What McGovern does with this helicopter tale, as refined by later authors, is worth the price of the book. He gives us a short history of the development of the chopper and summarizes the available models at that time. The average cruising speed of possible 1962 helicopters would be about 105 MPH. Therefore, it would take over three hours to make the journey one way. And you might have to stop for gas outside of Los Angeles. No helicopter could have landed near the Bates ranch, due to the topography and high-tension wires. (McGovern, pp. 288-89) Therefore, a car must have taken Bobby to the San Jose airport. And since there was no helipad at Lawford’s, nor one in Brentwood at that time, Kennedy must have landed perhaps at Fox studio. And someone drove him to Brentwood. As we will see, this could have only happened at night, for the idea that RFK was there in the afternoon is impossible. Yet to fly over the Santa Cruz mountains in darkness in 1962, would be foolhardy. For one thing, the Venturi Effect could cause an altimeter malfunction and a crash. But authors like Heymann need a great dramatic scene in Brentwood with Monroe coming at RFK with a knife, so they insist—against all the evidence and logic—that Kennedy was there. (McGovern, p. 151)

Bobby Kennedy was going to make a speech in San Francisco on Monday for the ABA. Bates invited him to spend the weekend at his ranch, while he was in the area. (Bernard, p. 185) The FBI liaison to the AG made out two reports covering his itinerary for that weekend. (McGovern, pp. 281-82) Bobby was picked up at the San Francisco airport by Bates and driven to Gilroy late on August 3rd.

McGovern’s book referenced Susan Bernard’s 2011 volume of photographs, Marilyn: Intimate Exposures. When I turned to pages 186-87, a wave of shock went through me, which quickly changed to disgust. On those two pages, Bernard features ten pictures of Bobby Kennedy at the Bates Ranch on August 4th. He was taking his kids horseback riding, swimming in the pool, a hike up a hill, and partaking in a touch football game. These pictures had existed since 1962. And no one in nearly fifty years ever saw them, or chose to print them? I don’t believe that. It is more likely that they have been suppressed. With these pictures, the nearly dozen witnesses at the ranch, the FBI reports, the article in the local paper on the following Monday about Bobby Kennedy being in church the day before, with that kind of evidence, all the reports about RFK being in Los Angeles that day are tossed into the trash bin. (McGovern, p. 273)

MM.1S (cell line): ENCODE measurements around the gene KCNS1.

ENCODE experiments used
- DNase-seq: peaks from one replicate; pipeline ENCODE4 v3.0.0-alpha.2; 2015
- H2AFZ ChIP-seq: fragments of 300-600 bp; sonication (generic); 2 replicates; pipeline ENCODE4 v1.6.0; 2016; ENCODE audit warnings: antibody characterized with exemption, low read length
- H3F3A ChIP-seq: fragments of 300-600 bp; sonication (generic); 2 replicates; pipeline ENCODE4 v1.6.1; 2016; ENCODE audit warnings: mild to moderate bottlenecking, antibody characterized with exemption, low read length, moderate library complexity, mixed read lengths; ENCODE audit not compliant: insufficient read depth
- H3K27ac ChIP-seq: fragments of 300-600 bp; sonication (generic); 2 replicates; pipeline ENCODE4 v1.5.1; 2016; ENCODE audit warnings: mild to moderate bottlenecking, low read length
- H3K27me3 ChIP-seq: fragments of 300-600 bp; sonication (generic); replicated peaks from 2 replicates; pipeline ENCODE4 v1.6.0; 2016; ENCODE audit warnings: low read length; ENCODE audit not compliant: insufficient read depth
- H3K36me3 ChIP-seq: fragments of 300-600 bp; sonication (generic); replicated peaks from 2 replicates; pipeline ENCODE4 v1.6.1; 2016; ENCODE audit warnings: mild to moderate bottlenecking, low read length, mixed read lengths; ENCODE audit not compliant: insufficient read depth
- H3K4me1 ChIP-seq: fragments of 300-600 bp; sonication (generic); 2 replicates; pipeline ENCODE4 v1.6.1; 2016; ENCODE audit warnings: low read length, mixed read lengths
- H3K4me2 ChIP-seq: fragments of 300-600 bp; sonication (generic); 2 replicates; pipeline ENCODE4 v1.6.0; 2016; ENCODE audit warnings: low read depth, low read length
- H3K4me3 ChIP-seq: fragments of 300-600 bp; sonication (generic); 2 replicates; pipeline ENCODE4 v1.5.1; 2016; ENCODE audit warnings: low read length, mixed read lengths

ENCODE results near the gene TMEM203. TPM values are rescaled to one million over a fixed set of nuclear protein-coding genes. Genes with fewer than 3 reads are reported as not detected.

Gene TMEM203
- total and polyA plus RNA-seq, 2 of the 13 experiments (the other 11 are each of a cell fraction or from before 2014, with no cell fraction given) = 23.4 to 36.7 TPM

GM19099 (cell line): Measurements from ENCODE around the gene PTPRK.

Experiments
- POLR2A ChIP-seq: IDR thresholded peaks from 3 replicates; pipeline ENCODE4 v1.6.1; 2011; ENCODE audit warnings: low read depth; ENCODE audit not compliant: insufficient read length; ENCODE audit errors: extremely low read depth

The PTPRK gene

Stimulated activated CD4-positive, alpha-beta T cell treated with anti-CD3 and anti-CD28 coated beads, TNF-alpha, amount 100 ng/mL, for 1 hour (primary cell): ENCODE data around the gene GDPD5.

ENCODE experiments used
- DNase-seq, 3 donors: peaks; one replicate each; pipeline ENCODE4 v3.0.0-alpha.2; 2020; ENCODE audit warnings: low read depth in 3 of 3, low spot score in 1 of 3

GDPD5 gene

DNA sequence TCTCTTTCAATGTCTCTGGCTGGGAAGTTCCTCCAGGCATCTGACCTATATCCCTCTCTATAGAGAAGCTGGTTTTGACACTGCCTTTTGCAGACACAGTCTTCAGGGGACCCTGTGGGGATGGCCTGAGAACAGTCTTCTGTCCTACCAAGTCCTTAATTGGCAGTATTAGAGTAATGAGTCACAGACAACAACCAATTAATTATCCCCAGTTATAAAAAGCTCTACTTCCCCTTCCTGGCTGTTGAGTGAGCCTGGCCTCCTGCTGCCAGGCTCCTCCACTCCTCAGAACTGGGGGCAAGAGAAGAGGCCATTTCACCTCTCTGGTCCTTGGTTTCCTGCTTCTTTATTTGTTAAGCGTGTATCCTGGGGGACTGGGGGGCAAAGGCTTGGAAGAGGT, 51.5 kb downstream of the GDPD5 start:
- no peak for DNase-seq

But, again, let us be fair. After both families arranged dinner for the kids, and then for themselves, Bobby worked on his speech and then retired:  could the helicopter scenario be enacted then? There were two gates to the ranch. Bobby Kennedy would have had to wait for his wife to fall asleep first, therefore it would be about 10:45. One of the men in the arriving car would have had to somehow crash both gates. If we then allow for the drive to the airport, the flight to some kind of landing field in LA, and then the drive to Brentwood, there is a problem, and it’s a big one:  Monroe is already dead. Or at least beyond saving.